GERMANY / 2012 / German, Romanian / Color / Blu-ray / 106 min
Director: Philip Scheffner
Script: Merle Kröger, Philip Scheffner
Photography: Bernd Meiners
Sound: Pascal Capitolin, Volker Zeigermann
Sound Design: Volker Zeigermann, Simon Bastian
Sound Mix: Pierre Brand
Line Producer: Marcie K. Jost
Co-producers: Marcie K. Jost, Meike Martens, Peter Zorn
Producer: Merle Kröger
Production Company, World Sales: pong Kröger und Scheffner GbR www.pong-berlin.de
In 1992, the corpses of two illegal immigrants from Romania were discovered in the cornfields straddling the German and Polish border. In 2012, director Philip Scheffner carried out a cinematic investigation into the incident, which had been disposed of by the German authorities as an “accidental gunshot fired by a hunter.” Like a puzzle, his film combines testimonies from those related to the event and the results of the director’s own independent investigation with landscape and documentation. This thrilling experiment reveals an unexpected side of the incident, surfacing the histories of violence and discrimination that have taken root in this land.
[Director’s Statement] The film starts with the end of a story. Statistics published by the NGO Fortress Europe state that at least 14,687 people were reported in the media to have died along the European border between 1988 and August 2009. As a piece of news, their death makes them part of European history and simultaneously deprives them of a voice in its historiography. They become silent witnesses to a European security discourse that mainly revolves around itself, tacitly accepting the deaths.
Revision is an attempt to trace the open ends of such a piece of news and explore the cinematic possibilities of capturing its protagonists as agents of a story, a story with multiple beginnings.
The film reconstructs the biographical and political perspectives of the narratives, which simultaneously bring up and question the conditions and conventions of my own filmic narration as part of a larger political context. On a formal level, an analysis of the term “testimony / witness” is important.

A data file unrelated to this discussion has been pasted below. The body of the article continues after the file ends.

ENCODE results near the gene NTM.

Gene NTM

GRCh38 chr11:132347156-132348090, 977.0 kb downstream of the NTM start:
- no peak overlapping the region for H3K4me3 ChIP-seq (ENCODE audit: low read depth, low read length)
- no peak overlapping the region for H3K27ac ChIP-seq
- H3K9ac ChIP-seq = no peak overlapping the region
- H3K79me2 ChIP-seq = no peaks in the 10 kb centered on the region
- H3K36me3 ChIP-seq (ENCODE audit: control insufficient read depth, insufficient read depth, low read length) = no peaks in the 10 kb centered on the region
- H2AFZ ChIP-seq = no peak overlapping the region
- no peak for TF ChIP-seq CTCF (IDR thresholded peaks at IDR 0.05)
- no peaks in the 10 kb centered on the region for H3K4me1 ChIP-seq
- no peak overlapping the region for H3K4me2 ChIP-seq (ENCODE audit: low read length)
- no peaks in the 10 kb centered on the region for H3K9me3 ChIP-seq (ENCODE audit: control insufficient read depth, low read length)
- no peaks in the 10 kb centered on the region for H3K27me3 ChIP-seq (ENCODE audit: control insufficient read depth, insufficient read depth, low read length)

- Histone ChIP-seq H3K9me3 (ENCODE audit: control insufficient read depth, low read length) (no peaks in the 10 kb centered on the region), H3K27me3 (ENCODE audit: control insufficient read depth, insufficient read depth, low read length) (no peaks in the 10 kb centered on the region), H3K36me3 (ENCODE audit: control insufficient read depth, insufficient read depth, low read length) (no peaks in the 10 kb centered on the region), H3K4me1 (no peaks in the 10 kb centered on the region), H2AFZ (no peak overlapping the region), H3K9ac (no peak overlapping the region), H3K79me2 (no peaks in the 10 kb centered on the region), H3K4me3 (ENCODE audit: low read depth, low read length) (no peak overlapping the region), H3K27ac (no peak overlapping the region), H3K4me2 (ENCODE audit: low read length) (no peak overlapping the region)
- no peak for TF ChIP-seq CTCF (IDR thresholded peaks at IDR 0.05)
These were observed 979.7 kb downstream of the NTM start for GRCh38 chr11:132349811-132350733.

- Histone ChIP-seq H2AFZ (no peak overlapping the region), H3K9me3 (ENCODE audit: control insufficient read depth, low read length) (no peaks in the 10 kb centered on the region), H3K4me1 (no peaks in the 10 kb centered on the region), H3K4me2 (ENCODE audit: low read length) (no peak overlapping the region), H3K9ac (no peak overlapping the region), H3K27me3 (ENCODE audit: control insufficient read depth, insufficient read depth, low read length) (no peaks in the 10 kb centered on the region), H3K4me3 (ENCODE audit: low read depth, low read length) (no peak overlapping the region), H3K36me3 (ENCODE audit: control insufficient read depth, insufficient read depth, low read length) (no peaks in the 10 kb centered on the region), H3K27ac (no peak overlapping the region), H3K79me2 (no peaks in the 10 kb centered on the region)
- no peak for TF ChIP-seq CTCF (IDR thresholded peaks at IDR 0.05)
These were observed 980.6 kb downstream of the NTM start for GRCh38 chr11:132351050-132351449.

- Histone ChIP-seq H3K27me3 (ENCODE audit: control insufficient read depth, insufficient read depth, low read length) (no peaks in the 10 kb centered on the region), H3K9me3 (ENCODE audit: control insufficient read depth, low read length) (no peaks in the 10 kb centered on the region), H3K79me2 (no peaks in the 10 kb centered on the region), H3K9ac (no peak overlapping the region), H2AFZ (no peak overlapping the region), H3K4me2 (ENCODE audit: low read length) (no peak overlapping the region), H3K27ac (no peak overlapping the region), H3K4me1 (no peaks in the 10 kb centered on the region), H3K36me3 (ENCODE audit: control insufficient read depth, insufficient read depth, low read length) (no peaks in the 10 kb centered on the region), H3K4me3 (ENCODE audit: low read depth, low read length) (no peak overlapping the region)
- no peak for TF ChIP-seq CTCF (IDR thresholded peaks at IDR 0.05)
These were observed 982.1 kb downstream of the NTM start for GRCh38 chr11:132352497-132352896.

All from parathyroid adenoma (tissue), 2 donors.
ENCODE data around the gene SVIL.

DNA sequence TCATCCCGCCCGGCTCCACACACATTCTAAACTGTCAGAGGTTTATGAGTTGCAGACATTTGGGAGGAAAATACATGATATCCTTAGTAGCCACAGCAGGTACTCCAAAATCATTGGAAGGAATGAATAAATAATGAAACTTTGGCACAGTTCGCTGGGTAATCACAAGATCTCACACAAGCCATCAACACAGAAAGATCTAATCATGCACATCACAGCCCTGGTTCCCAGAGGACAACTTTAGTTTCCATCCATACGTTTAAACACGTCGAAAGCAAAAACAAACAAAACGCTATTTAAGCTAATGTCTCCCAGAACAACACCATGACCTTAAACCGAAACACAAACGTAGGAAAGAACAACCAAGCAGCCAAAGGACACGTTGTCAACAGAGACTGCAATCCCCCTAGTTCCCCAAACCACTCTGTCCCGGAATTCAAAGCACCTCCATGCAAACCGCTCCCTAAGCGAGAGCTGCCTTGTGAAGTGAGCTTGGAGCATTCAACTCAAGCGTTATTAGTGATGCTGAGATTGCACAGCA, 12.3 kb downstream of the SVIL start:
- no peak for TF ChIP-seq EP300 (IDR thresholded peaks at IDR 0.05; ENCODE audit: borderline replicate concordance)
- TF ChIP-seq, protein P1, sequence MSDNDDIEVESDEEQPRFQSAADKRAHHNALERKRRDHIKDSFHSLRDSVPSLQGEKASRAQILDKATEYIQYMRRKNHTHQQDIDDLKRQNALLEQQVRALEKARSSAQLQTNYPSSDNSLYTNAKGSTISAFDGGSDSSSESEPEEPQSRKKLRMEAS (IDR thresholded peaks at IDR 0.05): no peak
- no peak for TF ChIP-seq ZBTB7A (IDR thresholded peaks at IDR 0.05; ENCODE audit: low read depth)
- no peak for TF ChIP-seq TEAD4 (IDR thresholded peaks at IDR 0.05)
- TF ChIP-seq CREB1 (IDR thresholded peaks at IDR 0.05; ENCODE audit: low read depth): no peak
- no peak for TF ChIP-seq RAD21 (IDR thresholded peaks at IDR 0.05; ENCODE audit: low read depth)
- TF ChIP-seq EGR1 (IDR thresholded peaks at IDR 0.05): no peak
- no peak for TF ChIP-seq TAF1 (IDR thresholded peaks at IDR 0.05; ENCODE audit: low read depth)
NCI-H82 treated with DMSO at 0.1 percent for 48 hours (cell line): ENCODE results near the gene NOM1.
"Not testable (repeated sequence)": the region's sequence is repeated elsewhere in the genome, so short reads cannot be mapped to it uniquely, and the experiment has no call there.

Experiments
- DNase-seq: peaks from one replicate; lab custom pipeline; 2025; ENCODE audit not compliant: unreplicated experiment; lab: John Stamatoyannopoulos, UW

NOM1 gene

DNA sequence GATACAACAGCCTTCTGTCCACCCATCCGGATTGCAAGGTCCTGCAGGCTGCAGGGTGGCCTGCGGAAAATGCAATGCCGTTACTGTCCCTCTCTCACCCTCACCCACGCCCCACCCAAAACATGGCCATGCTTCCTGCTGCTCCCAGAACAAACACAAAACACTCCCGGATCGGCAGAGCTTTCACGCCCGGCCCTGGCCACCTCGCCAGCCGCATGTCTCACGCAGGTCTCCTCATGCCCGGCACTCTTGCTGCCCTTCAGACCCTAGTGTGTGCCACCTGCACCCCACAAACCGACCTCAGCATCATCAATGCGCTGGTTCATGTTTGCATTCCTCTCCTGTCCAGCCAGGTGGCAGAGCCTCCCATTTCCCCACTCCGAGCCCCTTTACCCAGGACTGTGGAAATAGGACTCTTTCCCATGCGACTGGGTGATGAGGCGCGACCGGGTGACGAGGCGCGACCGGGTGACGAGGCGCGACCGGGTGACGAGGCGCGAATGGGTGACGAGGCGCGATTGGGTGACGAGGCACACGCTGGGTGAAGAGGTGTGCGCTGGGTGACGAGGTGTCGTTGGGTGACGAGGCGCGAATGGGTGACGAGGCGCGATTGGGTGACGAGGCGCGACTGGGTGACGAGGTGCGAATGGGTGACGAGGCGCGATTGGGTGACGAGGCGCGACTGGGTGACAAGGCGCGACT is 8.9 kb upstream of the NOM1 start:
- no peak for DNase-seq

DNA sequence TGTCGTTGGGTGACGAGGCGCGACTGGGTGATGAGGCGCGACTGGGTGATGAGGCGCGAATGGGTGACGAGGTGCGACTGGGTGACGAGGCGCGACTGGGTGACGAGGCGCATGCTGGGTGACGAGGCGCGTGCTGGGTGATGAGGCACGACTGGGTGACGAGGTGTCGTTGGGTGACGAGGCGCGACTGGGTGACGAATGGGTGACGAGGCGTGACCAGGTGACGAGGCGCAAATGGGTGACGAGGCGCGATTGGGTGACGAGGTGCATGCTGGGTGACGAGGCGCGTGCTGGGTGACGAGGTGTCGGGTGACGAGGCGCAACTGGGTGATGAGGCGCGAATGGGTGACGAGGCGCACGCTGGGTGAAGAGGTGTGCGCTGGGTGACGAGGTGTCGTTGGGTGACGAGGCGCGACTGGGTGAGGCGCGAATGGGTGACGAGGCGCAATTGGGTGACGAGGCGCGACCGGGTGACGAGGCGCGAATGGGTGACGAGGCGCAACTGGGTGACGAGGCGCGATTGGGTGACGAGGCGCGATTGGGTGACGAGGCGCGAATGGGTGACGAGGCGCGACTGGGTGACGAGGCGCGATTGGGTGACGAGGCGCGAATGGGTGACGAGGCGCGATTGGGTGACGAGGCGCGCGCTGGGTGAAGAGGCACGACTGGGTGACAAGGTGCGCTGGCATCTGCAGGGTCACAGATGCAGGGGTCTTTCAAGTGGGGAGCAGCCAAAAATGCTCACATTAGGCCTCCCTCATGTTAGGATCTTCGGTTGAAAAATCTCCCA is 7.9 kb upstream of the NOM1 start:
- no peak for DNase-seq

Judicially, a witness is characterized as a person “reporting perceived facts.” Mere perception though is insufficient—for a person to become a witness, a counterpart is required, a listener who functions as witness to the actual testimony. Capturing this complex relationship between the speaker and the listener is a vital part of the film.
When listening to his own narration, the protagonist becomes witness to his own testimony and thus connects with the spectator who experiences the Revision of the spoken.
This “filmed listening” gives the person in front of the camera a means of control and alters power balances in the room. The documentary moment, the seeming authenticity that manifests when someone forgets that the camera is on, is shattered in the very act of filming.
Born on May 28th, 1966 in Homburg / Saar. Philip Scheffner has lived in Berlin since 1986, working on documentary films, video, and sound art. Together with Merle Kröger, he runs the production platform “pong.” His films include a/c (1992–2000), India in Mind (2003), The Halfmoon Files (2007), Day of the Sparrow (2010), and several short and feature films with the video collective “dogfilm,” which consists of Tina Ellerkamp, Jörg Heitmann, Ed van Megen, Merle Kröger, and Philip Scheffner.